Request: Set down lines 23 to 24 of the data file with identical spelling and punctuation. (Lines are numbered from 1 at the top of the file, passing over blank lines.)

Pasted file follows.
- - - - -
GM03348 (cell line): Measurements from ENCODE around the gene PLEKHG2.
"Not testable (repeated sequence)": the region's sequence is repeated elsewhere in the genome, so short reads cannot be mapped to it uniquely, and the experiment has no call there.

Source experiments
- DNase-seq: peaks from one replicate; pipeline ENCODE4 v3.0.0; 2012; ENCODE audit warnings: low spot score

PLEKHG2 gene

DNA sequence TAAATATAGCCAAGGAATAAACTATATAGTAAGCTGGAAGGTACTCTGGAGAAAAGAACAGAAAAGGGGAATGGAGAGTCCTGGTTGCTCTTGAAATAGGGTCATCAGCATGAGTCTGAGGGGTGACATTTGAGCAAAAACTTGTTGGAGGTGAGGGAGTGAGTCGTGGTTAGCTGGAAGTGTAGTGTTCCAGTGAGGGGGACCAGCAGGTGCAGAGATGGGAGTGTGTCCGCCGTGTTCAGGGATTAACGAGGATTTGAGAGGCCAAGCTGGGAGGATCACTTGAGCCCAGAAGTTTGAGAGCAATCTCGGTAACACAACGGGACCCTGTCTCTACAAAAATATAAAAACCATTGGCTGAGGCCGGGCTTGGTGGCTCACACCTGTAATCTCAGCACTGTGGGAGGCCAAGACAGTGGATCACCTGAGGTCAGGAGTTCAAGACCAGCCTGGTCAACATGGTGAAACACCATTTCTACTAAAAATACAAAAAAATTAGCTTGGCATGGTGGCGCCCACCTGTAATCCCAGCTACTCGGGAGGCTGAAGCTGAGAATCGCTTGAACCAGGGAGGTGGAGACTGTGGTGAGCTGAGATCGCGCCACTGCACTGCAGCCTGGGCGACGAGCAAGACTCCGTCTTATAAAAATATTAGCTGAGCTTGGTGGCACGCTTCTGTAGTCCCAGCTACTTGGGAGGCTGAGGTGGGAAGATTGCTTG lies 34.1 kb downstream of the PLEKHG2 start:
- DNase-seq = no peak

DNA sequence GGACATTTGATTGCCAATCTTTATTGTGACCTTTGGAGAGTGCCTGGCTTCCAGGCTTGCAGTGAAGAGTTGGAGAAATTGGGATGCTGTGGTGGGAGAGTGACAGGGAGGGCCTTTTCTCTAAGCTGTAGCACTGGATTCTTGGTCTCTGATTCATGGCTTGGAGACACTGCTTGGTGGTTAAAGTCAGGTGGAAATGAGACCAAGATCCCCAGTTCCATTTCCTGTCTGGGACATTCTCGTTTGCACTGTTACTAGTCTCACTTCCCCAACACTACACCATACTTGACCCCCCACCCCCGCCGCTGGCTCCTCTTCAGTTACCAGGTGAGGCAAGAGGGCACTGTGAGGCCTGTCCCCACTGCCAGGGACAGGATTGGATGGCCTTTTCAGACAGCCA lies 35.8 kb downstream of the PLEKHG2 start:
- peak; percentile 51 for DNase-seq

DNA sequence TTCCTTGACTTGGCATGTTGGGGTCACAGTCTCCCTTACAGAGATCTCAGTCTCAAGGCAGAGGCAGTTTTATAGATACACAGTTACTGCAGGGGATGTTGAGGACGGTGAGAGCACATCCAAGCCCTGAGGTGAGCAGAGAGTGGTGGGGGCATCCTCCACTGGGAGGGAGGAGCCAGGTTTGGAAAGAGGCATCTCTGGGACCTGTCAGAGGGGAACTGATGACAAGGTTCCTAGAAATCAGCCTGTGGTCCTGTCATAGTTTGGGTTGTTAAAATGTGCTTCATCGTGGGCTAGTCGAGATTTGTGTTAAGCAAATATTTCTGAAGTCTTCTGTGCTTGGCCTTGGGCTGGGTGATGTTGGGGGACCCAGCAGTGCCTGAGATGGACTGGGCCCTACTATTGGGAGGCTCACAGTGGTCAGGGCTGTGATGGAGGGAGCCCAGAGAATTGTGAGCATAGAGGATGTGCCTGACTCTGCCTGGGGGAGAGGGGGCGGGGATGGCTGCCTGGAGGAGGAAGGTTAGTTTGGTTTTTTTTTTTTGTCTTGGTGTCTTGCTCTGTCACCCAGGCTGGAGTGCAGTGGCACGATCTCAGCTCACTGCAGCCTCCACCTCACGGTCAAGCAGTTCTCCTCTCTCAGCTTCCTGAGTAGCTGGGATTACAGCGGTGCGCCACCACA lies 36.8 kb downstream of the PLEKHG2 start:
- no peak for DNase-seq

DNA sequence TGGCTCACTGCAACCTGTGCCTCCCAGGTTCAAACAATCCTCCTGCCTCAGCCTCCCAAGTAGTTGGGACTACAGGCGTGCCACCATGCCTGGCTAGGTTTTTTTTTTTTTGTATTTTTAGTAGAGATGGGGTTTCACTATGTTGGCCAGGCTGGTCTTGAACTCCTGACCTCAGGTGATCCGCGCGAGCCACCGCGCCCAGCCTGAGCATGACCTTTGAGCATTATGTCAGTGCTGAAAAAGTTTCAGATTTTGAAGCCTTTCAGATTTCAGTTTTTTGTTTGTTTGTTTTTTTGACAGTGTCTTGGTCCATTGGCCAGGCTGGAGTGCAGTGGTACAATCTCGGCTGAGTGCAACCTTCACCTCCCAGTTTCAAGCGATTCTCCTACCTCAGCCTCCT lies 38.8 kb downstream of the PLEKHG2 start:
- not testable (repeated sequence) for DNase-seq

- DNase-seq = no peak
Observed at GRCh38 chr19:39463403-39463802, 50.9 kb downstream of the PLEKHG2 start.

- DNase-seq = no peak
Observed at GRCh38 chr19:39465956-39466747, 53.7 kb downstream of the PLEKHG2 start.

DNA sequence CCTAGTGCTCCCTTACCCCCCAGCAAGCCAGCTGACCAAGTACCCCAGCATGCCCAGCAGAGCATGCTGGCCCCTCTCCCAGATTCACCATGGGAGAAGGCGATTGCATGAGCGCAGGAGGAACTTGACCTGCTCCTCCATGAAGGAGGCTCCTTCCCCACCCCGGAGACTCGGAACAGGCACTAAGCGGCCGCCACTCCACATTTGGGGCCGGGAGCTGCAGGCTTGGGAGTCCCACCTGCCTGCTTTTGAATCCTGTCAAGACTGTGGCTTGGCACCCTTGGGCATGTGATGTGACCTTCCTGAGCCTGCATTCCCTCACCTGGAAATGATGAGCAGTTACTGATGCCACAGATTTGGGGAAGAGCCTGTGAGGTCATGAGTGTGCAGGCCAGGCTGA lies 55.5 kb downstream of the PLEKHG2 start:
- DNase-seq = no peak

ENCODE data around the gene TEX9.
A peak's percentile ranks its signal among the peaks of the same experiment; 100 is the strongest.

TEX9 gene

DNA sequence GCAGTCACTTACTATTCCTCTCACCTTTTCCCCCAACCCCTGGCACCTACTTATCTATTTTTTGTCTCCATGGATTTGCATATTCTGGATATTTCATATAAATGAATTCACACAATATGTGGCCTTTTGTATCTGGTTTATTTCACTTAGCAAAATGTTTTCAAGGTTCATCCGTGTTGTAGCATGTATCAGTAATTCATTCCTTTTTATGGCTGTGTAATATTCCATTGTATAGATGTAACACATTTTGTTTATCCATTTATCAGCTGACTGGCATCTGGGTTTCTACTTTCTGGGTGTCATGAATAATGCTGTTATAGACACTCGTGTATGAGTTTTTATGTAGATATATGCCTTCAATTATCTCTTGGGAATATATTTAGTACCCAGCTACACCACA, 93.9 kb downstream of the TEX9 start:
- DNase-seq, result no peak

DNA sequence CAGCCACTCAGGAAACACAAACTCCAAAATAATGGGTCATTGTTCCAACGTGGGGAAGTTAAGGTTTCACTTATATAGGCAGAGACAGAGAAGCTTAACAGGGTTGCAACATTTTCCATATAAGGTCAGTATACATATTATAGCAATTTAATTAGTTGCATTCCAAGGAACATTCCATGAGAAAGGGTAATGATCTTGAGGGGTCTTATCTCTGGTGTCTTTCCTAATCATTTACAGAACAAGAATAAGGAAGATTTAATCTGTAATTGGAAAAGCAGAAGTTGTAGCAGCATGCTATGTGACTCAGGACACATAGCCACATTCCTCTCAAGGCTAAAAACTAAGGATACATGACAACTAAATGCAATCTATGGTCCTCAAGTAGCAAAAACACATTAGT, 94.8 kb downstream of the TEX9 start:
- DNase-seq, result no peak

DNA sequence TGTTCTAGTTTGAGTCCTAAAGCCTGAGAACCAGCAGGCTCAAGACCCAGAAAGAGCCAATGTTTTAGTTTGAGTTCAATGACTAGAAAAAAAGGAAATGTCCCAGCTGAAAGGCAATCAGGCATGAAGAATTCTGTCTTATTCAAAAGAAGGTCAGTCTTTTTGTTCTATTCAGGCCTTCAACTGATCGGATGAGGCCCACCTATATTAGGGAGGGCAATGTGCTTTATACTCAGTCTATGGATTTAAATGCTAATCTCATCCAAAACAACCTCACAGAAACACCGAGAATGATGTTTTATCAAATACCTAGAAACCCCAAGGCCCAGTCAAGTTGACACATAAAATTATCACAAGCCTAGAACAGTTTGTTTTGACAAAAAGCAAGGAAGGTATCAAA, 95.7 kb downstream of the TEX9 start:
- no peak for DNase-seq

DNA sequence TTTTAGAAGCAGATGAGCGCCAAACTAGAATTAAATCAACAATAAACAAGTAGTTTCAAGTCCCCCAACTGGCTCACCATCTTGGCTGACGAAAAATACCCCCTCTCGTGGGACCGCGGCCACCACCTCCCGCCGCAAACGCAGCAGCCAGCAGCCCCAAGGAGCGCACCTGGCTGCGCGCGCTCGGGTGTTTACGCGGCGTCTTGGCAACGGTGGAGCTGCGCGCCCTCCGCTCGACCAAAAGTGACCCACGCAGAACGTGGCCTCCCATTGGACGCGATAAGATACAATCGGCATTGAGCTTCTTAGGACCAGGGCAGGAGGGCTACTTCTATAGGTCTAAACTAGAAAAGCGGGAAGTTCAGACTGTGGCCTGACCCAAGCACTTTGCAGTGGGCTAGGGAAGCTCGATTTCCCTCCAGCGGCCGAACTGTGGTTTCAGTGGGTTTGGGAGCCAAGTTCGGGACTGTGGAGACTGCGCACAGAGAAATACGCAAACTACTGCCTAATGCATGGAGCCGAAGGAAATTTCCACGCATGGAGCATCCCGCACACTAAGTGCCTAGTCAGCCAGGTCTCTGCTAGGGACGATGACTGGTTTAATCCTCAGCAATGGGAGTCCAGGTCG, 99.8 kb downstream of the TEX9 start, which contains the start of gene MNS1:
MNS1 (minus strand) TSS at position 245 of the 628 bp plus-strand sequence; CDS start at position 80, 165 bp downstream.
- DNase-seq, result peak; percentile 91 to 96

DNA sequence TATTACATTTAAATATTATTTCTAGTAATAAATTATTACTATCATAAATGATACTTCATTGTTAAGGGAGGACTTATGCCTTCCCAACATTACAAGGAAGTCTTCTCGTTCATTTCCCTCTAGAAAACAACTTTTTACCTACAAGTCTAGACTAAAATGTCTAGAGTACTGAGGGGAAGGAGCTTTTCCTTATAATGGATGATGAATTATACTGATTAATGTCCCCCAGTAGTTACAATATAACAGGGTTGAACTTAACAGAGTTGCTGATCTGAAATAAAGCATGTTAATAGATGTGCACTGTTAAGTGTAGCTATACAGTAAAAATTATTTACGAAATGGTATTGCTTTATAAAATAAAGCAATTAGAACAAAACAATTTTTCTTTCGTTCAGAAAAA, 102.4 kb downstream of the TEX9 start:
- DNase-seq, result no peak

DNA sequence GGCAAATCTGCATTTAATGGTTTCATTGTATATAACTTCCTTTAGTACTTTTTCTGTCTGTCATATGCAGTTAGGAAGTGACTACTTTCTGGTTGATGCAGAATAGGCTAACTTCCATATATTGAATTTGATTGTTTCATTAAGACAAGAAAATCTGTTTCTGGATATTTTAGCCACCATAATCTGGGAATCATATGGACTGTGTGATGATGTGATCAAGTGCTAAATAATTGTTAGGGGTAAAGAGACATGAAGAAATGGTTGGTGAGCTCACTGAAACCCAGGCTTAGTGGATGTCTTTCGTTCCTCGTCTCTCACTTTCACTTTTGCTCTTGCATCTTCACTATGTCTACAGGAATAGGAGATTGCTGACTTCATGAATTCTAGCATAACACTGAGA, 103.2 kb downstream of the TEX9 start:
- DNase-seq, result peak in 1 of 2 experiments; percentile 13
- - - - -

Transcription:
DNA sequence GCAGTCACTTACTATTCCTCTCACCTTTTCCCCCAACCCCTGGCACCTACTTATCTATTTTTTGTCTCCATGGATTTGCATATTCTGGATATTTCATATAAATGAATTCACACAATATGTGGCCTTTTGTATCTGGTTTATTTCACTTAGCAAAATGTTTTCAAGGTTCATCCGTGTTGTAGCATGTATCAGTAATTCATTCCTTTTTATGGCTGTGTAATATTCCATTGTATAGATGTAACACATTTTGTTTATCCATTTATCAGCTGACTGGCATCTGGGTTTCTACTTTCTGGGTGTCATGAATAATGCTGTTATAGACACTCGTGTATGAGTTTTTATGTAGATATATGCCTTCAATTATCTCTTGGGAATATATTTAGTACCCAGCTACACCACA, 93.9 kb downstream of the TEX9 start:
- DNase-seq, result no peak